When South African writer William Plomer (1903–1973) published his first novel, Turbott Wolfe, in 1925, he expressed his vehement anger at the country's policies of racial apartheid. In I Speak of Africa, a book of short stories he published two years later, that sentiment was echoed.
William Charles Franklyn Plomer was born on December 10, 1903, in Pietersburg, in South Africa's Northern Transvaal. His father, Charles Plomer, was a magistrate who specialized in native affairs, and his mother was Edythe Waite-Brown Plomer. The family had limited finances, but his parents wanted the best education possible for their son. Charles Plomer's job required a lot of travel, so Plomer's early schooling was entrusted first to a governess, then to his maternal aunt and uncle, Hilda and Telford Haman, who ran a preparatory school at Spondon House, near Derby, England, where he was left by his parents at the age of five. Plomer later recalled that his feelings of isolation and his sense of being a loner stemmed from that early separation. He returned to Africa with his parents and attended St. John's College in Johannesburg. By that time, he had a new brother, Peter. Plomer considered this an idyllic time, as he was free to pursue his interests at the liberal school.
When World War I arrived in Europe, so to did the Plomer family. Initially Plomer was sent to Beechmont, a school he loathed. He later noted that it was probably at Beechmont that he adopted his habit of secrecy. Following this, he went on to the Rugby School where he stayed until 1918, when his family's finances weakened from the war to the point where he could no longer remain there. He finished his education back at St. John's. By this time in his life, Marcel Proust had become Plomer's favorite writer; he now began to consider the possibility of becoming a writer instead of a painter, as he had originally planned.
Became Farmer and Writer
Plomer turned down his father's offer of an Oxford University education and became a farmer, settling in the Stormberg Mountains and joining a local Settler's Association. He also worked as a trader with Zululand. In 1926 Plomer and Roy Campbell founded the satirical magazine Voorslag ("Whiplash") and were later joined in the venture by fellow South African Laurens van der Post. Shortly after Plomer published his second book, Afrikaner critics and readers alike dismissed the sentiment of both his books as offensive. At this point, Plomer separated from his friends and fellow writers and ventured to Japan, where he lived for two years, teaching and writing and traveling through the country. His first job was at the Tokyo School of Foreign Language, followed by a post at an exclusive private high school. While in Japan, Plomer immersed himself in the nation's culture and learned everything he could about the exotic country. In his later years, he would talk of Japan as his "university" and recall with appreciation the education that country gave him. Much of Japan's influence can be seen throughout the body of his work.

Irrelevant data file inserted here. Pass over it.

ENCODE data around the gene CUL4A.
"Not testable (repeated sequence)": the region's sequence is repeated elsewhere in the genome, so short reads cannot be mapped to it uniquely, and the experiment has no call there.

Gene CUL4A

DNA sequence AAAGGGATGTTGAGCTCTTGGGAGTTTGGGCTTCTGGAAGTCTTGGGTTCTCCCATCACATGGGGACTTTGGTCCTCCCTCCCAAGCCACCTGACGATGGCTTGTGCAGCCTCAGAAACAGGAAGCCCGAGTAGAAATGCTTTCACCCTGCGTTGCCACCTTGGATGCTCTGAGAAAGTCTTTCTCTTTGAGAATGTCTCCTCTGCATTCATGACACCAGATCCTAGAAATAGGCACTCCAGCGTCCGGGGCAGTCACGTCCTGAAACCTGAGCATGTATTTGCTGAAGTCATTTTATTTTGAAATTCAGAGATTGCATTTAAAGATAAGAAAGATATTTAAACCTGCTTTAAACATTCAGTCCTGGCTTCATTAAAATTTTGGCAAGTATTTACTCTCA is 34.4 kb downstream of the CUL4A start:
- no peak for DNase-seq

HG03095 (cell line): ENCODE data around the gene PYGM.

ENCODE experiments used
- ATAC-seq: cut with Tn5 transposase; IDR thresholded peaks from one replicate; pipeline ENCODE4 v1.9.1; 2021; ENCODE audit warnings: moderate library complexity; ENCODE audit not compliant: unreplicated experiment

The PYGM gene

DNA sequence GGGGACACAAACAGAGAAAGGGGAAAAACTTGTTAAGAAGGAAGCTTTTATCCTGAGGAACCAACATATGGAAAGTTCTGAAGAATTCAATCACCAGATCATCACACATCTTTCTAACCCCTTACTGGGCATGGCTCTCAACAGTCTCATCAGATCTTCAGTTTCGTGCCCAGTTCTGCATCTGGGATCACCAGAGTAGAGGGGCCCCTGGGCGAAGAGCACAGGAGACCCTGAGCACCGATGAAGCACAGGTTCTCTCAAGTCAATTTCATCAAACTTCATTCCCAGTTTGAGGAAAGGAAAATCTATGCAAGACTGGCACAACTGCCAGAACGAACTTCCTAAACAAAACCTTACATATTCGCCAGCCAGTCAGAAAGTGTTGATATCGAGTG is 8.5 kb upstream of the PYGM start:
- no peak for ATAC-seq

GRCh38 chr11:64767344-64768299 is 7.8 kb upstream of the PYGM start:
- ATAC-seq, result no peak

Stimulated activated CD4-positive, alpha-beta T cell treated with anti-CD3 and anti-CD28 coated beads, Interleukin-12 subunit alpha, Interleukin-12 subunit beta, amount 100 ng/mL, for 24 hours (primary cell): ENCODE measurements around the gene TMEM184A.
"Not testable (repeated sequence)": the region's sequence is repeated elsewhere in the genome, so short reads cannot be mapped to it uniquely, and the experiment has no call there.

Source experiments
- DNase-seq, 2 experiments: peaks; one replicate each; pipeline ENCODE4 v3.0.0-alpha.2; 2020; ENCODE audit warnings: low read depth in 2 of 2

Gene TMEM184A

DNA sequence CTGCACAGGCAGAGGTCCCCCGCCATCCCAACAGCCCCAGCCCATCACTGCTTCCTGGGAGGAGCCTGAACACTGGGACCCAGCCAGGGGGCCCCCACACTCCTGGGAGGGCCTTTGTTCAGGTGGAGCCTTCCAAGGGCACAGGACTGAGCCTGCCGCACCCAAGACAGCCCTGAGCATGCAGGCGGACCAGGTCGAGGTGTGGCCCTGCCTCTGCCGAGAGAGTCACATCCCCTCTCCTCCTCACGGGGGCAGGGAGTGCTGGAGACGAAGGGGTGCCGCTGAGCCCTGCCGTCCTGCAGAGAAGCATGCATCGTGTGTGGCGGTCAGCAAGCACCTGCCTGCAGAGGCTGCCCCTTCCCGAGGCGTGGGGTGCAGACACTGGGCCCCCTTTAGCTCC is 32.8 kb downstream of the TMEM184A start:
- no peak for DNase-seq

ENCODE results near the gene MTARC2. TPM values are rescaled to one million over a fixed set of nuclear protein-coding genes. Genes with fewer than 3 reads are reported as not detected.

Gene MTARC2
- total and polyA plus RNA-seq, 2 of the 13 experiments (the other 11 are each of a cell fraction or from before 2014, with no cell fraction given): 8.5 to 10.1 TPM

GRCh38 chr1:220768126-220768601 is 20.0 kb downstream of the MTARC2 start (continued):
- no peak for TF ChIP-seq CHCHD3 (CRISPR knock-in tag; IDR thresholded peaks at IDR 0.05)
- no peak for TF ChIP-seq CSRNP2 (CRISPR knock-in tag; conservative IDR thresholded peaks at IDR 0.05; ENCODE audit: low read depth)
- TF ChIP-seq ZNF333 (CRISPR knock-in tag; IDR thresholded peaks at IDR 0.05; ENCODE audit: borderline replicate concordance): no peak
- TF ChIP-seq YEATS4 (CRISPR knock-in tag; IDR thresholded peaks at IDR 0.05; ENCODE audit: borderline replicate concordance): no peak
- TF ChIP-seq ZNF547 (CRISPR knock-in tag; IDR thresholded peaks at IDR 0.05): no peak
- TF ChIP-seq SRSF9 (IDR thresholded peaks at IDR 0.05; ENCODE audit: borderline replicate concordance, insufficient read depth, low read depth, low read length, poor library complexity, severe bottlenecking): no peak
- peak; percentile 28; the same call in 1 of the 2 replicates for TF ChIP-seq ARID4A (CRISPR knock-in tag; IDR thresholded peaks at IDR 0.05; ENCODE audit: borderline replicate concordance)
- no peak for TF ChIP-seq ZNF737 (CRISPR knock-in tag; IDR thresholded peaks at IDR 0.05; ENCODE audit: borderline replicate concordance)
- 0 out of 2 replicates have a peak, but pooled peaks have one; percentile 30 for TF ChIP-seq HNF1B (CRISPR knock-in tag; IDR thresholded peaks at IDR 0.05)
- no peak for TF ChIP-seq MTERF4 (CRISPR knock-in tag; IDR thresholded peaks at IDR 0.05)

In 1929 Plomer returned to London by way of Manchuria, Siberia, Russia, and Poland. He had been offered the chair of the department of English literature at Tokyo's Imperial University, but he turned down the offer. After visiting France, Germany, and Italy, he decided to live in Greece, but eventually returned to England. Although he continued to travel, London remained his home base until his death.
During the 1930s Plomer continued to write, especially short stories and poetry; but he became almost as well known for editing the diaries of Francis Kilvert, a Victorian clergyman who was a veritible unknown until Plomer's publication of Kilvert's diaries. Well bolstered by his literary friends as well as part of the socialist Bloomsbury group, Plomer's homosexuality was no secret, particularly after he wrote of his experiences in his poetry collection The Dorking Thigh.